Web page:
Senators Markey and Paul Query HHS on Efforts to Implement Expansion of Medication-Assisted Therapies for Opioid Addiction
12 million Americans misuse opioids, but only one in five with an opioid disorder receive treatment
Washington (February 1Y, 2018) – Senators Edward J. Markey (D-Mass.) and Rand Paul (R-Ky.), co-authors of the provision in the law to expand medication-assisted therapies (MAT) for opioid addiction, today wrote a letter to the Substance Abuse and Mental Health Services Administration (SAMHSA) asking about the implementation and effectiveness of provisions meant to expand access to these life-saving treatments. In their letter, the Senators inquire about how effective recent efforts have been at expanding access to treatment and recovery and inquire about the challenges that exist for getting people medication-assisted treatment. In 2016, Congress passed the Comprehensive Addiction and Recovery Act (CARA) which included Senators Markey and Paul’s provision that would allow trained nurse practitioners and physician assistants to provide, for the first time, MAT for opioid use disorders. Additionally, in 2016 the Obama administration responded to requests by Senators Markey, Paul and other lawmakers by finalizing a rulemaking changing the maximum number of patients certain specialized physicians can treat with MAT from 100 to 275.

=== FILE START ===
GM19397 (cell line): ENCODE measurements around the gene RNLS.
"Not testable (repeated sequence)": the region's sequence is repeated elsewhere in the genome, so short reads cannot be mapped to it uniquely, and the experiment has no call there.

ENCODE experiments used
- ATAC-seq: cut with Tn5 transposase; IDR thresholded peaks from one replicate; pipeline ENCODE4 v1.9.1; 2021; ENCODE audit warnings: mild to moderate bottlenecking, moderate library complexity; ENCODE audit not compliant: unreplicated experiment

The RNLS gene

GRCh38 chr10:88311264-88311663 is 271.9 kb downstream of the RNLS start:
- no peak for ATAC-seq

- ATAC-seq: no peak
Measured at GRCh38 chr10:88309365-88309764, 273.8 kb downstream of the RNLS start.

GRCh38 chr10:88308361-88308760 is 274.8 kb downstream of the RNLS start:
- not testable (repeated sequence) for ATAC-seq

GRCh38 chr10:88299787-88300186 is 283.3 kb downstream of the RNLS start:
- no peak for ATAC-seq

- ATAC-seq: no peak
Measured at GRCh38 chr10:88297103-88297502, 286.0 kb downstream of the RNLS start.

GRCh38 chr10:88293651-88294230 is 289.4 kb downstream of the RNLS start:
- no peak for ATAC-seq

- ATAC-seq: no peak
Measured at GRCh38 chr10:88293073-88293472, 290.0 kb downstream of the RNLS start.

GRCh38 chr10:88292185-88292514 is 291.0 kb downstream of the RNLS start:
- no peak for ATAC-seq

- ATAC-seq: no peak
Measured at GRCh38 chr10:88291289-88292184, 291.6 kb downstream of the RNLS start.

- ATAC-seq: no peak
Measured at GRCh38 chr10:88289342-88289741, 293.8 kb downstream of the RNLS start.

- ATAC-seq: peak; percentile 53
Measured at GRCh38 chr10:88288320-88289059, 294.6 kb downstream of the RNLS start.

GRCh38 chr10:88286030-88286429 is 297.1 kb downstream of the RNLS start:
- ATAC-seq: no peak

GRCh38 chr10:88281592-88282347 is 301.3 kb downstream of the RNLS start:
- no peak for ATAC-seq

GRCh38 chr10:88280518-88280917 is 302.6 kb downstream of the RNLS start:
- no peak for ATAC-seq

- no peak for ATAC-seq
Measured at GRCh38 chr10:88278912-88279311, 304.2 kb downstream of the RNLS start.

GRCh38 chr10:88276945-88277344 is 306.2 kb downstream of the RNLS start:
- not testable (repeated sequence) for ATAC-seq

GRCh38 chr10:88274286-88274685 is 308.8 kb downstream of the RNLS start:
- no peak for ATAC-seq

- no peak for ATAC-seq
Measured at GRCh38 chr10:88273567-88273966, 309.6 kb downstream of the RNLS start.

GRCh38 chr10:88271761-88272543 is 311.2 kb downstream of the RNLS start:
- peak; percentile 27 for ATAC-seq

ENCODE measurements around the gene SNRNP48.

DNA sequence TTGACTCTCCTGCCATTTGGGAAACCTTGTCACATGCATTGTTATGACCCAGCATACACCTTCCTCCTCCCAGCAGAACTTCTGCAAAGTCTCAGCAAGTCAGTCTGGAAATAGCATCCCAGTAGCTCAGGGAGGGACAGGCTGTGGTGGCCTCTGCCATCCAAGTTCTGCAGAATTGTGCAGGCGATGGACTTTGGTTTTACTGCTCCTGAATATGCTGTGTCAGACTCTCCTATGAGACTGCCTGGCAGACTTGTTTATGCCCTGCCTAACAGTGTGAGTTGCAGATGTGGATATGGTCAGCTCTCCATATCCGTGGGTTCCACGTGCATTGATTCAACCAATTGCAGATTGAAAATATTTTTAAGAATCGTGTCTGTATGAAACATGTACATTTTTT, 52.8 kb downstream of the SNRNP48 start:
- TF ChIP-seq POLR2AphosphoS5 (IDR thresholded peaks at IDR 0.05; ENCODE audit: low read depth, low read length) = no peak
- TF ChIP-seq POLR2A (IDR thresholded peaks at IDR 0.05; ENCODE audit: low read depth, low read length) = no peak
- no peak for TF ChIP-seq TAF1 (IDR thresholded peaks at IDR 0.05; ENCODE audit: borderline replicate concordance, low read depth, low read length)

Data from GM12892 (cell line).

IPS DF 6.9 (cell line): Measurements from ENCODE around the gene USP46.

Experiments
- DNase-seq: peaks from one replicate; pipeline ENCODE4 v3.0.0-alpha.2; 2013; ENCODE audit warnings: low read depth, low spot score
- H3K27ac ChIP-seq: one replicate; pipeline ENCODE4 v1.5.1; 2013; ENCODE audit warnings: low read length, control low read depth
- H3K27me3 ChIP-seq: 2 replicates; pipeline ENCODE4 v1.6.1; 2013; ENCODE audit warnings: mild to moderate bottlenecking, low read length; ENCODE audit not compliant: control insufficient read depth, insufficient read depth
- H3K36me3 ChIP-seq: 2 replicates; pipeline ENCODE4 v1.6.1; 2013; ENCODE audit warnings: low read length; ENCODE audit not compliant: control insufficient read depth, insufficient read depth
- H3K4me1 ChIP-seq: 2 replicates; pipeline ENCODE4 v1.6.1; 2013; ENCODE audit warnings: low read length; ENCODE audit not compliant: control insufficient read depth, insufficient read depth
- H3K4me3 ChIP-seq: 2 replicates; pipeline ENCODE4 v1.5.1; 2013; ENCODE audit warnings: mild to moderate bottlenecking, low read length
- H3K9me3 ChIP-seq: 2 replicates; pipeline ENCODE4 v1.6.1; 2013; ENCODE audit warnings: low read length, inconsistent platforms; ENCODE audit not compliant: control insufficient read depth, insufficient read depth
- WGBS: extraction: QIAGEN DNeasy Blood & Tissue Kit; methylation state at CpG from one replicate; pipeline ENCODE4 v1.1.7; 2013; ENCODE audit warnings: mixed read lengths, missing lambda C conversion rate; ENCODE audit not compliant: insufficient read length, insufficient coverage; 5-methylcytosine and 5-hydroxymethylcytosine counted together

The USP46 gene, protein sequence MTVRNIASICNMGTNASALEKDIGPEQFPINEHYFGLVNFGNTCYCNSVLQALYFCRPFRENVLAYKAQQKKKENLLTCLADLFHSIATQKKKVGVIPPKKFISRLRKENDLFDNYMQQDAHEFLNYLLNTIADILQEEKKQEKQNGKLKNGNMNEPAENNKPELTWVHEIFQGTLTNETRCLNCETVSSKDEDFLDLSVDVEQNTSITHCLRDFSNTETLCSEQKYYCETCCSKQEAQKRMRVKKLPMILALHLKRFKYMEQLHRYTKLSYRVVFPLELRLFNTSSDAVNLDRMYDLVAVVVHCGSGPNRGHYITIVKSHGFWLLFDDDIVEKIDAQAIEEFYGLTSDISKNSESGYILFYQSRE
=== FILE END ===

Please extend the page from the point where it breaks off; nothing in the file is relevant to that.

“Together these changes aimed to expand the availability of this important tool and put it in the hands of qualified medical professionals to help increase points of entry for treatment, reduce waitlists and offer hope to patients suffering from opioid use disorder,” write the Senators in their letter to Assistant Secretary for Mental Health and Substance Abuse Elinore McCance-Katz. “MAT is one of the most cost-effective and efficient methods of treatment for substance use disorders.”
A copy of the letter can be found HERE.
To build on continued efforts, Senators Markey, Paul, Maggie Hassan (D-N.H.), and Susan Collins (R-Maine.) recently introduced the “Addiction Treatment Access Improvement Act”, legislation to expand access to MAT by codifying the Obama administration’s 2016 regulation. The legislation would also expand the types of professionals who are able to prescribe MAT for opioid addiction.